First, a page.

“Uh, some really strange binder?” I asked. “Really tough stuff – smells positively awful, but it cures so strong and hard that when you put glass fiber into it, it makes furniture that's indestructible?”

“Cé?” she asked. “The kind we had was good enough, but it could be broken. This type will not be so?”

“Several times stronger, also,” said the soft voice. “They will want the formula for it overseas, as nothing they have that is that strong is safe to handle, and this material will be.”

“Just smell absolutely horrible,” I said. “Just wear gloves, possibly a chemical suite to keep the stink from bugging you too much, and...”

“We had to do that with ours so as to not get sick,” she said. “This will not cause illness?”

“No worse than Komaet,” I said. “That said, Komaet isn't terribly fun to use.”

“Yes, and I am glad we have jugs of that stuff,” said Karl. “Now this is not a farmer's field, so this thing here is not to keep quolls out of your rye.” A pause, then, “what is this place?”

“A laboratory,” said Sarah. “It makes that of the west school look to be worthless, so I think I had best do what I'm told until I know what to do so as to not get us all sooted up or scattered, as there's enough strange things in here...”

“You and me both, dear,” I said. “I'm not a chemist, and she is.”

“Do not be so certain about that,” said Deborah. “We may want you up in here a fair amount, as neither her nor I have any idea as to what is in that one room with all the machinery.”

“I have some idea,” I said. “There's a lot in there I do not understand terribly well either.” Pause, then, “now, where is that pot-room?”

That proved to be between 'the power plant' and the 'chemical room', and here, the room was not merely sizable, but it also had row upon row of benches, these made of what was either a very sturdy species of fiberglass, or some kind of chemically-coated metal. A glance underneath each of these chest-high pots, however, showed me not merely a sizable electronic device, but also a trio of analog meters, and then the pots themselves...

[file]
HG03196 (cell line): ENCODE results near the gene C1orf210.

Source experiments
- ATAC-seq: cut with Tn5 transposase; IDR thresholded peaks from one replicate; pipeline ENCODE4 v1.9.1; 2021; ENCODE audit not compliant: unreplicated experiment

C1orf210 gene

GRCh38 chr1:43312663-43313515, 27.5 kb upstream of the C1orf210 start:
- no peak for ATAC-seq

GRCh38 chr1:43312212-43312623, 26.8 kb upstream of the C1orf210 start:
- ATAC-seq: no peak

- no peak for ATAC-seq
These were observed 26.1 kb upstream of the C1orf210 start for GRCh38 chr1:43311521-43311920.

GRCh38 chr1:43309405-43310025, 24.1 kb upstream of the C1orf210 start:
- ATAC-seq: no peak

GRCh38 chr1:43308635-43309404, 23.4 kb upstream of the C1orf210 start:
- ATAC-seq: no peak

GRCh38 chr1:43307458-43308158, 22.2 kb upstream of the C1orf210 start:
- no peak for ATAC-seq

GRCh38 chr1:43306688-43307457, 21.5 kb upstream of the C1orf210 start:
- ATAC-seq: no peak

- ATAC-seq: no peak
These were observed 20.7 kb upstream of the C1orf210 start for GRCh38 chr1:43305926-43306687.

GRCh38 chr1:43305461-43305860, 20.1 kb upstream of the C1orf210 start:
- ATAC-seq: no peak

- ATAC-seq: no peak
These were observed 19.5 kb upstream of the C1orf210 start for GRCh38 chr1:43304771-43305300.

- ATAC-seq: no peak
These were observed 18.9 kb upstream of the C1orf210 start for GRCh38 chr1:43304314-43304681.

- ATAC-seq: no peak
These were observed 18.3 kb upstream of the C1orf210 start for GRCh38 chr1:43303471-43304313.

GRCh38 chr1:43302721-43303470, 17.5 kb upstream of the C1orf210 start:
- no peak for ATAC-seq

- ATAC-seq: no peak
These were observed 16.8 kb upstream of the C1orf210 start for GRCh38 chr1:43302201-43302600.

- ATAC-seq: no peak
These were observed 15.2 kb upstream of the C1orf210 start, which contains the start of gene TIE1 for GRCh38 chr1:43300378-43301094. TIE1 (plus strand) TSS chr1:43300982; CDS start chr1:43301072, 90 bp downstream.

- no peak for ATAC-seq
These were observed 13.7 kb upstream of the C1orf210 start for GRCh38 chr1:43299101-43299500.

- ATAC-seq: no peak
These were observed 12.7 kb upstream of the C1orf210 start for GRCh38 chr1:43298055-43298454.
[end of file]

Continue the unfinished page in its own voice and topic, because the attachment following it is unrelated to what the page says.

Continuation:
“They have labels as to what they're to be used for,” I murmured. “This room is full of them, though.”

“The one next to it through that door over there is not, and it's nearly twice the size of this one,” said the soft voice. “That's for the second stage, once they get used to keeping the pots in this one running and keeping that power plant operating.” Pause, then, “perhaps you might wish to bring it up just to show them what it can do?”

While the others busied themselves moving the bins to the benches for easy 'access', I took Deborah and Annistæ into the power-plant, and here, as I went from the coal-hopper to the 'pyrolysis vats' and then from those to the 'gasifier', I asked, “does this equipment need a lot of attention?”

“About twenty minutes when you start it at the beginning of the day, periodic checking, and then twenty minutes to shut it down,” said the soft voice. “It's not entirely automated, and that's because it uses a fairly variable raw material.” Pause, then, “oh, something else it produces. It also produces a significant amount of synthesis-grade burnt-coal.”

“It does?” I asked.

“About ten times what Andreas' setup does, with a small fraction of the effort and care,” said the soft voice. “More, that other room with the 'fuel' equipment has both several compressed gas tanks, a small compressor-liquefier, and the needed equipment to produce a very hot-burning fuel gas, so they can run fuel-torches for welding.”

“No oxygen, though,” I murmured.

“Wrong,” said the soft voice. “Across the main area next to the main storeroom is where the gas-fractionating arrangement is located, so Annistæ can get any gas she wishes in both gaseous and liquid form – including liquid helium, so she has quite the setup here.” Pause, then, “then, if you were to go down this one hallway next to this one fume hood – a hallway that's fairly well camouflaged at this time – then you can find more room when you're ready for it, including the big fume-hood and the reverberatory furnace.”

“What?” I gasped.

“With what is present and set up here now, you could begin refining metals in sizable amounts,” said the soft voice. “By the time you return from your trip, not only will everything currently usable be working at or near its capacity, but then you'll also have the other rooms being worked on, and in some cases added to – and this location will produce well over a thousand pounds of ready-to-run coinage metals per day when running at its full capacity.”

“And medicines,” I said. “And a great deal else. And need about four to seven helpers, all of which you'll – no, we'll – need to train by the time the two of you are ready for your sojourn in the black sack – and both of you will be in there for either most of the time, or the entire duration.” Here, I turned to Annistæ. “You and Graćiella will become full fledged, uh, 'doctors', there – or whatever they actually call those people who make those called that where I came from look like curse-chanting fools, even the good ones, and then, uh...” I nearly broke down and screamed, this shaking my head.

“What?” asked Deborah. “Will you..?”

“I suspect so,” said Anna, as she suddenly showed like smoke. “Karl, this is not a farmer's field, so what are you doing with a farmer's dummy in here?”

“So we can take practice poking it when we get tired of doing other things,” said Karl. “Now this clothing is from my family and my relatives, and so I doubt it has had witches putting their things in it.”

I went over to the dummy, touched it, then drew my hand away.